MathSciNet  Article  Google Scholar 

  6. 6.

    Akemann, G., Burda, Z., Kieburg, M.: From integrable to chaotic systems: universal local statistics of Lyapunov exponents. EPL (Europhys. Lett.) 126(4), 40001 (2019)

    Article  Google Scholar 

  7. 7.

    Akemann, G., Burda, Z., Kieburg, M.: Universality of local spectral statistics of products of random matrices (2020). arXiv preprint arXiv:2008.11470

  8. 8.

    Akemann, G., Ipsen, J.R.: Recent exact and asymptotic results for products of independent random matrices (2015). arXiv preprint arXiv:1502.01667

  9. 9.

    Akemann, G., Ipsen, J.R., Kieburg, M.: Products of rectangular random matrices: singular values and progressive scattering. Phys. Rev. E 88(5), 052118 (2013)

    Article  Google Scholar 

  10. 10.

    Akemann, G., Kieburg, M., Wei, L.: Singular value correlation functions for products of Wishart random matrices. J. Phys. A Math. Theor. 46(27), 275205 (2013)

    MathSciNet  Article  Google Scholar 

  11. 11.

    Assiotis, T.: Infinite p-adic random matrices and ergodic decomposition of p-adic Hua measures (2020). arXiv preprint arXiv:2009.04762

  12. 12.

    Bhargava, M., Kane, D.M., Lenstra, H.W., Poonen, B., Rains, E.: Modeling the distribution of ranks, Selmer groups, and Shafarevich-Tate groups of elliptic curves. Camb. J. Math. 3(3), 275–321 (2015)

    MathSciNet  Article  Google Scholar 

  13. 13.

    Borodin, A.M.: The law of large numbers and the central limit theorem for the Jordan normal form of large triangular matrices over a finite field. J. Math. Sci. 96(5), 3455–3471 (1999)

    MathSciNet  Article  Google Scholar 

  14. 14.

    Borodin, A., Corwin, I.: Macdonald processes. Probab. Theory Relat. Fields 158(1–2), 225–400 (2014)

    MathSciNet  Article  Google Scholar 

  15. 15.

    Borodin, A., Gorin, V.: General $\beta $-Jacobi corners process and the Gaussian free field. Commun. Pure Appl. Math. 68(10), 1774–1844 (2015)

    MathSciNet  Article  Google Scholar 

  16. 16.

    Borodin, A.: On a family of symmetric rational functions. Adv. Math. 306, 973–1018 (2017)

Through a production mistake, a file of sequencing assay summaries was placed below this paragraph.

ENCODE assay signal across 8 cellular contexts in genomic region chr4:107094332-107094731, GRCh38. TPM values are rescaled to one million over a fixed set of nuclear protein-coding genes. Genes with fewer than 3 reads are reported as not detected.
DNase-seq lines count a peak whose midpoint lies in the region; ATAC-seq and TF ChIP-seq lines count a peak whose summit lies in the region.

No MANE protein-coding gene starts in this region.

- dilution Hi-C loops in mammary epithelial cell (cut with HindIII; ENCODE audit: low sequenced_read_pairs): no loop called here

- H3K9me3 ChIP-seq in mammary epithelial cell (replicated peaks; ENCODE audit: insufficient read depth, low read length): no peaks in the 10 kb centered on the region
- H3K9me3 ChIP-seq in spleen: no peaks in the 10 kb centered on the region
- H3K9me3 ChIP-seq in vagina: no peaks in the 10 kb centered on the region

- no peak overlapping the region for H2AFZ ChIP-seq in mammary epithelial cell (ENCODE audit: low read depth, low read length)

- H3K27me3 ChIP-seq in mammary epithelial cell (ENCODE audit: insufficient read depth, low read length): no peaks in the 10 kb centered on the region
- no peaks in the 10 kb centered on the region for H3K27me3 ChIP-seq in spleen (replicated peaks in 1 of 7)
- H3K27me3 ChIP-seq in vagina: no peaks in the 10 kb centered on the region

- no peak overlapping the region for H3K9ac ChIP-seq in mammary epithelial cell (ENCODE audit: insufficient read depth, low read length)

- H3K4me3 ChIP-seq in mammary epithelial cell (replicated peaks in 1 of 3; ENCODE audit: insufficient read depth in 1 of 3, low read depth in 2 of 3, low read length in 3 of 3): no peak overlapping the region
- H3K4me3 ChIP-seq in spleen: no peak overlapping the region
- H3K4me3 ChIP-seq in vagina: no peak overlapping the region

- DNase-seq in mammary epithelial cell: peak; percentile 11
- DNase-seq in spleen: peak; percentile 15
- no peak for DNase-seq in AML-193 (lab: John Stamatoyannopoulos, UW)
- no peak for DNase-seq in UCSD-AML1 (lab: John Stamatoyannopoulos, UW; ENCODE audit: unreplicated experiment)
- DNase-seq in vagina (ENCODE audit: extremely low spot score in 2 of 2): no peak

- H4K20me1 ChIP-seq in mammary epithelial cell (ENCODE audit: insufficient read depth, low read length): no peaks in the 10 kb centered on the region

MathSciNet  Article  Google Scholar 

  17. 17.

    Brofferio, S., Schapira, B.: Poisson boundary of $GL_d({\mathbb{Q}}_p)$. Israel J. Math. 185(1), 125 (2011)

    MathSciNet  Article  Google Scholar 

  18. 18.

    Brown, B.M.: Martingale central limit theorems. Ann. Math. Stat. 42(1), 59–66 (1971)

    MathSciNet  Article  Google Scholar 

  19. 19.

    Bufetov, A., Petrov, L.: Law of large numbers for infinite random matrices over a finite field. Sel. Math. New Ser. 21(4), 1271–1338 (2015)

    MathSciNet  Article  Google Scholar 

  20. 20.

    Bufetov, A., Matveev, K.: Hall-Littlewood RSK field. Sel. Math. New Ser. 24(5), 4839–4884 (2018)

    MathSciNet  Article  Google Scholar 

  21. 21.

    Cartwright, D.I., Woess, W.: Isotropic random walks in a building of type. Math. Z. 247(1), 101–135 (2004)

    MathSciNet  Article  Google Scholar 

  22. 22.

    Chhaibi, R.: Non-Archimedean Whittaker functions as characters: a probabilistic approach to the Shintani–Casselman–Shalika formula. Int. Math. Res. Not. 2017(7), 2100–2138 (2017)

    MathSciNet  MATH  Google Scholar 

  23. 23.

    Cohen, H., Lenstra, H.W.: Heuristics on class groups of number fields. In: Number Theory Noordwijkerhout 1983, pp. 33–62. Springer (1984)

  24. 24.

    Collins, B.: Product of random projections, Jacobi ensembles and universality problems arising from free probability. Probab. Theory Relat. Fields 133(3), 315–344 (2005)

    MathSciNet  Article  Google Scholar 

  25. 25.

    Corwin, I., Dimitrov, E.: Transversal fluctuations of the ASEP, stochastic six vertex model, and Hall-Littlewood Gibbsian line ensembles. Commun. Math. Phys. 363(2), 435–501 (2018)

    MathSciNet  Article  Google Scholar 

  26. 26.

    Crisanti, A., Paladin, G., Vulpiani, A.: Products of Random Matrices: In Statistical Physics, vol. 104. Springer, Berlin (2012)

    MATH  Google Scholar 

  27. 27.